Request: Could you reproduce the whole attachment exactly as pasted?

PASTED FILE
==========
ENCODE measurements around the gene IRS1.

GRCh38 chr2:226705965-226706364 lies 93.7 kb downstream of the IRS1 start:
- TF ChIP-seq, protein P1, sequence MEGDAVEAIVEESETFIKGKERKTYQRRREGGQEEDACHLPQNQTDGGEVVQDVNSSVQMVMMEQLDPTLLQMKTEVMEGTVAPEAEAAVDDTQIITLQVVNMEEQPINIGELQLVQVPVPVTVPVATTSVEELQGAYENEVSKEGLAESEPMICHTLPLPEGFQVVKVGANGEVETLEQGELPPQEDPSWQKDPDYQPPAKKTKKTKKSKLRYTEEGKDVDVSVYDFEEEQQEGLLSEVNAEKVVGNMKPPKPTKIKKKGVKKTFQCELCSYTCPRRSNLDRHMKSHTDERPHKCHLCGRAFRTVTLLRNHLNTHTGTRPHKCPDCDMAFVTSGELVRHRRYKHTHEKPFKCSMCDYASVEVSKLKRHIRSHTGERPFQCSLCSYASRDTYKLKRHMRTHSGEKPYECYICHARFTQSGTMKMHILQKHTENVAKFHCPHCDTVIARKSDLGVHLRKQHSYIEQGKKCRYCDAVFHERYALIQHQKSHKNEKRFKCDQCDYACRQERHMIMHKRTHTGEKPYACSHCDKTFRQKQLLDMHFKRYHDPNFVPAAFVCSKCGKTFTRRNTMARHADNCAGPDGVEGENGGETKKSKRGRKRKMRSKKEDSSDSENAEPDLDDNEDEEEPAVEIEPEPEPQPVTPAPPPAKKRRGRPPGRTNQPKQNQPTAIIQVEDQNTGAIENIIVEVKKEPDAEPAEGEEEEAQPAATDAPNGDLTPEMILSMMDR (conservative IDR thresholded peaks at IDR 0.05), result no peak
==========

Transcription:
ENCODE measurements around the gene IRS1.

GRCh38 chr2:226705965-226706364 lies 93.7 kb downstream of the IRS1 start:
- TF ChIP-seq, protein P1, sequence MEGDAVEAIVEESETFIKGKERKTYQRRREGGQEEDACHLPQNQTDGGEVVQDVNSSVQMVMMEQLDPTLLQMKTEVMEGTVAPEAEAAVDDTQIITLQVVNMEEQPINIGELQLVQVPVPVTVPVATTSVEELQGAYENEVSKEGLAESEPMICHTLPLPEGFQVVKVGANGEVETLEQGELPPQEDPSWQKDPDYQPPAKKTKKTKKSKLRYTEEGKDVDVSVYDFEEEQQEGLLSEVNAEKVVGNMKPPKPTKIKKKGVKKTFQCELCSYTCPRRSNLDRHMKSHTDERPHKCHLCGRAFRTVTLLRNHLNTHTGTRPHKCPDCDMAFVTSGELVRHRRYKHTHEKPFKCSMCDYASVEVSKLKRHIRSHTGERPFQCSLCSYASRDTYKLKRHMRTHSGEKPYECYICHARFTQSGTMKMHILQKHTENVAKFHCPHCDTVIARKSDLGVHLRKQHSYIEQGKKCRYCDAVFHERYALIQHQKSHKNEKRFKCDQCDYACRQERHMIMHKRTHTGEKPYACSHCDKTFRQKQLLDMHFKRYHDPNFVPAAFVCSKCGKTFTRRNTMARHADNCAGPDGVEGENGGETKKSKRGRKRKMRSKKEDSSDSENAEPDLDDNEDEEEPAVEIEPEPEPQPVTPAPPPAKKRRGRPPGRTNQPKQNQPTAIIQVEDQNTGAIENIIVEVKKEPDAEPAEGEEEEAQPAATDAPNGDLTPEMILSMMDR (conservative IDR thresholded peaks at IDR 0.05), result no peak